The new equilibrium quantity is found in the same way as in (2a):
9 - Q = Q - 4, or Q* = 6.5.
To determine the price the buyer pays, , substitute Q* into the demand equation:
= 10 - 6.5 = $3.50.
To determine the price the seller receives, , substitute Q* into the supply equation:
= 6.5 - 4 = $2.50.
Note that you could also shift the supply curve up as a result of tax imposition (P = Q – 3). You should get the same answer.
c.Suppose the government has a change of heart about the importance of widgets to the happiness of the American public. The tax is removed and a subsidy of $1 per unit is granted to widget producers. What will the equilibrium quantity be? What price will the buyer pay? What amount per unit (including the subsidy) will the seller receive? What will be the total cost to the government?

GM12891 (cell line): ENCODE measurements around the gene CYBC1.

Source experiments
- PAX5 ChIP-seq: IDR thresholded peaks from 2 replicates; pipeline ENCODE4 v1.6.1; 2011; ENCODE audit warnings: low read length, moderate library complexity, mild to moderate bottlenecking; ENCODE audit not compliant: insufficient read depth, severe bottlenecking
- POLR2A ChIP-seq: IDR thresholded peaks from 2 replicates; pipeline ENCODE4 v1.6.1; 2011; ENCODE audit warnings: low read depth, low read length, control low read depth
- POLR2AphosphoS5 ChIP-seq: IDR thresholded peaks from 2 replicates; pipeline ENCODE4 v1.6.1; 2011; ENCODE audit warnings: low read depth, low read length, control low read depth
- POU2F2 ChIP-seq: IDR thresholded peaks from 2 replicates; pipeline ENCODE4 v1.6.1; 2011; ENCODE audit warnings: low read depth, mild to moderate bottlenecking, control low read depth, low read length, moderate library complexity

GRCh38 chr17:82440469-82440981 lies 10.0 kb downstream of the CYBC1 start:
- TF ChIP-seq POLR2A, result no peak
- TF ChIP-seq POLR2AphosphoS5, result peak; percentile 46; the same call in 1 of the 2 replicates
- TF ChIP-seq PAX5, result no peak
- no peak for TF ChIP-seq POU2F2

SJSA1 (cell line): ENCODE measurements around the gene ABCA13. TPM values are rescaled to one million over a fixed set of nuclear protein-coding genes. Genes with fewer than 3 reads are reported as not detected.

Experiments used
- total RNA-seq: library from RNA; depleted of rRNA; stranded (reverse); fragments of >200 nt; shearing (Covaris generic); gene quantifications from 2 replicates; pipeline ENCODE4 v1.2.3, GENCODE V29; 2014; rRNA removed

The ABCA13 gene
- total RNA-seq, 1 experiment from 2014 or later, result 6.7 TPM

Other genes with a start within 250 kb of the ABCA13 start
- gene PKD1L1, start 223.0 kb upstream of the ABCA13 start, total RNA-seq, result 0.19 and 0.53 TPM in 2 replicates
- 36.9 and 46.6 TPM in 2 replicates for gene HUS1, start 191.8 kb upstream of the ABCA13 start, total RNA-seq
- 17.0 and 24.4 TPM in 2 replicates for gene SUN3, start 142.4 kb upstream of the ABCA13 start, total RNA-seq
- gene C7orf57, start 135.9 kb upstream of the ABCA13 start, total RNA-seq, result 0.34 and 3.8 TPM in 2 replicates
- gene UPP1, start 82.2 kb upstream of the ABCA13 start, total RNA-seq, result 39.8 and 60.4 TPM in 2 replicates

The original supply curve for widgets was P = Q - 4. With a subsidy of $1.00 to widget producers, the supply curve for widgets shifts outward. Remember that the supply curve for a firm is its marginal cost curve. With a subsidy, the marginal cost curve shifts down by the amount of the subsidy. The new supply function is:
P = Q - 5.
To obtain the new equilibrium quantity, set the new supply curve equal to the demand curve:
Q - 5 = 10 - Q, or Q = 7.5.
The buyer pays P = $2.50, and the seller receives that price plus the subsidy, i.e., $3.50. With quantity of 7,500 and a subsidy of $1.00, the total cost of the subsidy to the government will be $7,500.